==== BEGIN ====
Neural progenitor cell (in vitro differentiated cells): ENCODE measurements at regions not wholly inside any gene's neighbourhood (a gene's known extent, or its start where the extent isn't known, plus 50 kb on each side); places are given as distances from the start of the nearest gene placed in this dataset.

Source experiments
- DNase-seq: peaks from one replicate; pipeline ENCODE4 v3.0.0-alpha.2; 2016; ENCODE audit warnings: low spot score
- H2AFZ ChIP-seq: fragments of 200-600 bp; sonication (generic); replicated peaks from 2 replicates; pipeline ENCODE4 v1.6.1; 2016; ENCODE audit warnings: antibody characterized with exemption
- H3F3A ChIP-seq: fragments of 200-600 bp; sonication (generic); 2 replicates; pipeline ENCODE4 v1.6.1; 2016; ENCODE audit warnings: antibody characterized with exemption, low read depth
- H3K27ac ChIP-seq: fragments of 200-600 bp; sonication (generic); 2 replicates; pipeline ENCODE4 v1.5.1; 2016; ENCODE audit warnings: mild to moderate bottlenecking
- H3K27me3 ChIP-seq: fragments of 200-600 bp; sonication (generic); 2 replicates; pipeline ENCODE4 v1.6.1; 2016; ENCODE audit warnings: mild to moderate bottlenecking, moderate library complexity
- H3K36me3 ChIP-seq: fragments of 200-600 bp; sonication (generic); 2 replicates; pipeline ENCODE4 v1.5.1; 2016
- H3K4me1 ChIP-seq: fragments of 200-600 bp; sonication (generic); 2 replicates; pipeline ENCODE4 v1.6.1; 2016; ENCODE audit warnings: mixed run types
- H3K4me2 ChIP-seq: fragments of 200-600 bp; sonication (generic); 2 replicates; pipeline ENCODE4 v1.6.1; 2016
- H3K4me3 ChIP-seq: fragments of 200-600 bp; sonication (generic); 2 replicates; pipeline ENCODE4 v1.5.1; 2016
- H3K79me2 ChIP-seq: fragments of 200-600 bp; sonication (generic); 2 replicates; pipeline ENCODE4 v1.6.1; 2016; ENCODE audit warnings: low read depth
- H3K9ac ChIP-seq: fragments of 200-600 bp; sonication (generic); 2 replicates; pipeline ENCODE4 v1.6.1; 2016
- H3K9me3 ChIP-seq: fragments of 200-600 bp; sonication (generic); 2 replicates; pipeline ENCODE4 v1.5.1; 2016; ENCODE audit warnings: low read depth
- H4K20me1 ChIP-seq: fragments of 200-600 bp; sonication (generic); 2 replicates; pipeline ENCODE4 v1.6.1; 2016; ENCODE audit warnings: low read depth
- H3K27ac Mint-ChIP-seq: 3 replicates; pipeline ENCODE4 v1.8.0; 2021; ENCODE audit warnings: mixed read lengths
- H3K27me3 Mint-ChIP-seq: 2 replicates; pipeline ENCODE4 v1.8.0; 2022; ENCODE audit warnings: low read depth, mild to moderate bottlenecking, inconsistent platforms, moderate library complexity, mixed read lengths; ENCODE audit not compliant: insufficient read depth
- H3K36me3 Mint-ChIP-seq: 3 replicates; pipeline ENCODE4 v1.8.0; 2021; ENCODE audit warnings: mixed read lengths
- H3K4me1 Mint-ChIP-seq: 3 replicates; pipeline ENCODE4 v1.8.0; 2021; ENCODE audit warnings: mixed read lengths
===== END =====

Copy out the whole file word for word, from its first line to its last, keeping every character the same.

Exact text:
Neural progenitor cell (in vitro differentiated cells): ENCODE measurements at regions not wholly inside any gene's neighbourhood (a gene's known extent, or its start where the extent isn't known, plus 50 kb on each side); places are given as distances from the start of the nearest gene placed in this dataset.

Source experiments
- DNase-seq: peaks from one replicate; pipeline ENCODE4 v3.0.0-alpha.2; 2016; ENCODE audit warnings: low spot score
- H2AFZ ChIP-seq: fragments of 200-600 bp; sonication (generic); replicated peaks from 2 replicates; pipeline ENCODE4 v1.6.1; 2016; ENCODE audit warnings: antibody characterized with exemption
- H3F3A ChIP-seq: fragments of 200-600 bp; sonication (generic); 2 replicates; pipeline ENCODE4 v1.6.1; 2016; ENCODE audit warnings: antibody characterized with exemption, low read depth
- H3K27ac ChIP-seq: fragments of 200-600 bp; sonication (generic); 2 replicates; pipeline ENCODE4 v1.5.1; 2016; ENCODE audit warnings: mild to moderate bottlenecking
- H3K27me3 ChIP-seq: fragments of 200-600 bp; sonication (generic); 2 replicates; pipeline ENCODE4 v1.6.1; 2016; ENCODE audit warnings: mild to moderate bottlenecking, moderate library complexity
- H3K36me3 ChIP-seq: fragments of 200-600 bp; sonication (generic); 2 replicates; pipeline ENCODE4 v1.5.1; 2016
- H3K4me1 ChIP-seq: fragments of 200-600 bp; sonication (generic); 2 replicates; pipeline ENCODE4 v1.6.1; 2016; ENCODE audit warnings: mixed run types
- H3K4me2 ChIP-seq: fragments of 200-600 bp; sonication (generic); 2 replicates; pipeline ENCODE4 v1.6.1; 2016
- H3K4me3 ChIP-seq: fragments of 200-600 bp; sonication (generic); 2 replicates; pipeline ENCODE4 v1.5.1; 2016
- H3K79me2 ChIP-seq: fragments of 200-600 bp; sonication (generic); 2 replicates; pipeline ENCODE4 v1.6.1; 2016; ENCODE audit warnings: low read depth
- H3K9ac ChIP-seq: fragments of 200-600 bp; sonication (generic); 2 replicates; pipeline ENCODE4 v1.6.1; 2016
- H3K9me3 ChIP-seq: fragments of 200-600 bp; sonication (generic); 2 replicates; pipeline ENCODE4 v1.5.1; 2016; ENCODE audit warnings: low read depth
- H4K20me1 ChIP-seq: fragments of 200-600 bp; sonication (generic); 2 replicates; pipeline ENCODE4 v1.6.1; 2016; ENCODE audit warnings: low read depth
- H3K27ac Mint-ChIP-seq: 3 replicates; pipeline ENCODE4 v1.8.0; 2021; ENCODE audit warnings: mixed read lengths
- H3K27me3 Mint-ChIP-seq: 2 replicates; pipeline ENCODE4 v1.8.0; 2022; ENCODE audit warnings: low read depth, mild to moderate bottlenecking, inconsistent platforms, moderate library complexity, mixed read lengths; ENCODE audit not compliant: insufficient read depth
- H3K36me3 Mint-ChIP-seq: 3 replicates; pipeline ENCODE4 v1.8.0; 2021; ENCODE audit warnings: mixed read lengths
- H3K4me1 Mint-ChIP-seq: 3 replicates; pipeline ENCODE4 v1.8.0; 2021; ENCODE audit warnings: mixed read lengths